Report highlights fears among workers in the meat processing industry

Repetitive motion injuries, amputations and cuts continue to be common dangers that workers in the meat processing industry face, according to a Government Accountability Office report released this month. The GAO also found workers suffer respiratory illnesses from peracetic acid – an antimicrobial chemical – sprayed on meat in processing facilities. In addition, investigators from GAO identified a lack of bathroom access as a major concern among workers – one that workers were afraid to mention to federal labor inspectors at plants for fear of retribution from their employer. The report reviewed the government’s efforts – specifically the Department of Labor’s Occupational Health and Safety Administration (OSHA) – to protect the health and safety of workers in the nation’s animal slaughtering and processing industry, one of the most hazardous industries in the U.S.

Approximately 72 workers were interviewed in Arkansas, Delaware, Nebraska, North Carolina and Virginia. Workers in three of those states said they had suffered negative health effects, such as kidney problems, from delayed or denied bathroom breaks.

How Minnesota’s Hmong American farmers got organized

Like many in Minnesota’s Hmong-American community, Pakou Hang comes from a family of farmers. “Even when we very young, starting from elementary school, we were helping our parents out in the field,” she said. “So it’s been a big part of our lives and we have that background.”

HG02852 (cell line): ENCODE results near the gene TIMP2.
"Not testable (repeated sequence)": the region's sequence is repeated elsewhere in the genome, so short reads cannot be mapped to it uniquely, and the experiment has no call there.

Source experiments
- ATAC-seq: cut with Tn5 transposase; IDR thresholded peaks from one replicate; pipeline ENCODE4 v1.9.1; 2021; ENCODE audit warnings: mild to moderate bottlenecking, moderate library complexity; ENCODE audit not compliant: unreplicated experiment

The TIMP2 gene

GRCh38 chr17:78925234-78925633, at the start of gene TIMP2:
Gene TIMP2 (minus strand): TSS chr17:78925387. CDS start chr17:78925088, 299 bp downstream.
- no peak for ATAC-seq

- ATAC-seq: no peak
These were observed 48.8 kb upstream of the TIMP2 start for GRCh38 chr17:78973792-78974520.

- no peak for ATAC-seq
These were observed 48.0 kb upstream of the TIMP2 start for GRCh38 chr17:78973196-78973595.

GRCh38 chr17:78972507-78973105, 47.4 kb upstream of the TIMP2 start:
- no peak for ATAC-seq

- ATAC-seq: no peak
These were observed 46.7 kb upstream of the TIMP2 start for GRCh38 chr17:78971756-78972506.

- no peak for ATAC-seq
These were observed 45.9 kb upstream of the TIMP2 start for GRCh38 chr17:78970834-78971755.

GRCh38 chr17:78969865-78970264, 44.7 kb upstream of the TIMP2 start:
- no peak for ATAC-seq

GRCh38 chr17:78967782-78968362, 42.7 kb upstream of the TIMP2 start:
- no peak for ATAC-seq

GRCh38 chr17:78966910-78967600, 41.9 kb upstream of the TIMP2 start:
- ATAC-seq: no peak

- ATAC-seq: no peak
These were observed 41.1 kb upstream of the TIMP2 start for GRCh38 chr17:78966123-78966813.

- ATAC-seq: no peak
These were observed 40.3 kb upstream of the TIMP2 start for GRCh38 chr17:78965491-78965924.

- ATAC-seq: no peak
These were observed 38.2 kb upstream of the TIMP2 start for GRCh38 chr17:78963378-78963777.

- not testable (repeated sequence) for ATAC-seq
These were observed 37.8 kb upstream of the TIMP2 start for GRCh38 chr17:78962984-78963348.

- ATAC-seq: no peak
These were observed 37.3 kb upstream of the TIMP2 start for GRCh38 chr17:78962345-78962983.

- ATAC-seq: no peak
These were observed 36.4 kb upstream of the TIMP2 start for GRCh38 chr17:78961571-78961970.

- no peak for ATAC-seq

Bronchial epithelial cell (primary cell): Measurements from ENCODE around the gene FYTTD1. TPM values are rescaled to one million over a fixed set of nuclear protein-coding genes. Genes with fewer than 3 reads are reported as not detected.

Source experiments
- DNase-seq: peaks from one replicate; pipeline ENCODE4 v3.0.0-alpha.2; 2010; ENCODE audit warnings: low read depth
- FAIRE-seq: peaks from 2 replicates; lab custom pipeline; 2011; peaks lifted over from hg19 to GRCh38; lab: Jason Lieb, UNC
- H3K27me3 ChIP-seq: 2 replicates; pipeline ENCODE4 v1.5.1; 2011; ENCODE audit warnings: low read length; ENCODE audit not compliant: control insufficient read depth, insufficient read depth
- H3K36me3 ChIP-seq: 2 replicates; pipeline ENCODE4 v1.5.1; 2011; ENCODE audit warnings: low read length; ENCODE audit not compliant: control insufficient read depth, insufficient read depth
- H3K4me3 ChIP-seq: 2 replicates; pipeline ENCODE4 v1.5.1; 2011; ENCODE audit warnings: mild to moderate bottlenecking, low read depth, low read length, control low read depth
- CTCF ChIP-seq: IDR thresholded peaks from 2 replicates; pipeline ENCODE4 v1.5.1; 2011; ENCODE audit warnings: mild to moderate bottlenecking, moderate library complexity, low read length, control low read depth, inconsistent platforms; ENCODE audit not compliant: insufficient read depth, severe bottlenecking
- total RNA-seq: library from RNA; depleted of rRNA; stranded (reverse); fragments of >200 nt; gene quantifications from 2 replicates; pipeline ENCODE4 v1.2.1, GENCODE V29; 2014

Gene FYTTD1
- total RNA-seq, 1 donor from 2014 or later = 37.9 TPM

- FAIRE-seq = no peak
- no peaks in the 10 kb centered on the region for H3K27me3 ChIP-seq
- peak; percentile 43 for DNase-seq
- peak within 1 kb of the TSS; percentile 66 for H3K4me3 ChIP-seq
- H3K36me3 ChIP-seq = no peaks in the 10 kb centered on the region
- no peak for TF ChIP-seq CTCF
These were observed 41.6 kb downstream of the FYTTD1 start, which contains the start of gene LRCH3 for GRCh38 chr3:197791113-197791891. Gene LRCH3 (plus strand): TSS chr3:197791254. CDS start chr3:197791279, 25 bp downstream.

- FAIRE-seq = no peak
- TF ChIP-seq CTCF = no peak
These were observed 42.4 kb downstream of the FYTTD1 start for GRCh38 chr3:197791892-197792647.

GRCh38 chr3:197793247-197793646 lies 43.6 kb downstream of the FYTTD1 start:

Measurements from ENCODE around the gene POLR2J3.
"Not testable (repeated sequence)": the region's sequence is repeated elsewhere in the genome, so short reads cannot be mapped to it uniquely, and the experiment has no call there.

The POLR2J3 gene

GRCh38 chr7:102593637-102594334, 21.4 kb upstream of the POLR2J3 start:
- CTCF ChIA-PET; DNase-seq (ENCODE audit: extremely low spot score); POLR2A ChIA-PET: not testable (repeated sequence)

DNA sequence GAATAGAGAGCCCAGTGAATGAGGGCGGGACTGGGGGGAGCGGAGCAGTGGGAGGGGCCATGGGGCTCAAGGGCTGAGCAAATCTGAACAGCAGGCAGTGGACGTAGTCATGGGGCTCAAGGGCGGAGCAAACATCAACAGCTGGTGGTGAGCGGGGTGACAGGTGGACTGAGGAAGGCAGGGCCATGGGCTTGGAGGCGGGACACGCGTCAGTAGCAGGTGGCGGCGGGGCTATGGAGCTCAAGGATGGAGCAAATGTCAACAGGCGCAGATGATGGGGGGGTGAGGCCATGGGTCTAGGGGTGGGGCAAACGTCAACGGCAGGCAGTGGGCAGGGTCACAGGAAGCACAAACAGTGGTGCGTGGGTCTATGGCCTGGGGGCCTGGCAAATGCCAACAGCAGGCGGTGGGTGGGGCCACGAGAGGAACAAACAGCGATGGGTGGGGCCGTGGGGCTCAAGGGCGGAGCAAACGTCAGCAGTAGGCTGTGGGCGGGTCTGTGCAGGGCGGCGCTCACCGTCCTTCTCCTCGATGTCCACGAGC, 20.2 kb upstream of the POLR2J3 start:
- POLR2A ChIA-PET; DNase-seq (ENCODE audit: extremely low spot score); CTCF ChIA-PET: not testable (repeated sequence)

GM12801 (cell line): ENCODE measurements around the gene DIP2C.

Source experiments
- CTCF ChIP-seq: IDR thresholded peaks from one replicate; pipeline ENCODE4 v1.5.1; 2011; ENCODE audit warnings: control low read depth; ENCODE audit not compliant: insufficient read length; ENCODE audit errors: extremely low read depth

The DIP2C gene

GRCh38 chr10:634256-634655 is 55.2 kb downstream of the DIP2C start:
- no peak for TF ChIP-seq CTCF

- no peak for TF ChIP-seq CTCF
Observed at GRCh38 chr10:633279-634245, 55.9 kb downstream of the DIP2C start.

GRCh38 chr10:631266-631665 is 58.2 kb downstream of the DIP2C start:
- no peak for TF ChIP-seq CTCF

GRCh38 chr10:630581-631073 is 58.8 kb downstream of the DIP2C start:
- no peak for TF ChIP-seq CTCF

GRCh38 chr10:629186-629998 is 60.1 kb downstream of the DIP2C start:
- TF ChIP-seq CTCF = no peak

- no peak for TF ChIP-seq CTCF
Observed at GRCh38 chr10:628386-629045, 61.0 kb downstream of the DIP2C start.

Long-time housing for migrant farmworkers closes

Since 2001, the former hospital on Nightingale Court in Rantoul, Ilinois housed as many as 450 migrant farmworkers and their families to work in the fields in central Illinois.
But this year, its owner - Unique Storage Inc. - did not submit a migrant labor camp application for the site, known as Nightingale, according to the state public health department. Instead, housing for the farmworkers was moved elsewhere.

Migrant farm workers file class action lawsuit against Monsanto

A federal class action lawsuit on behalf of two migrant farm workers was filed in federal court last week accusing Monsanto of violating the Fair Labor Standards Act and the Agricultural Workers Protection Act in its treatment of farmworkers who help produce seed corn.

Lawsuits against seed-corn companies shed light on rising use of labor contractors

A two-year investigation by the Midwest Center of Investigative Reporting found, Monsanto and its counterpart in GMO corn production, DuPont Pioneer, have faced repeated allegations of labor violations over the past decade related to a growing use of farm labor contractors.

Here's a look at some of the complaints.

Monsanto, seed-corn companies continue use of contractors despite allegations of migrant labor abuses

A two-year investigation by the Midwest Center for Investigative Reporting found repeated allegations of labor violations over the past decade against Monsanto, its counterpart in GMO corn production, DuPont Pioneer, other seed companies, and the companies’ contractors.

A review of federal documents, lawsuits and Monsanto records – and interviews with advocates and experts – shows repeated allegations of broken recruiting promises, minimum-wage violations, improperly withheld pay and substandard living conditions in seed-corn production of Monsanto and Pioneer.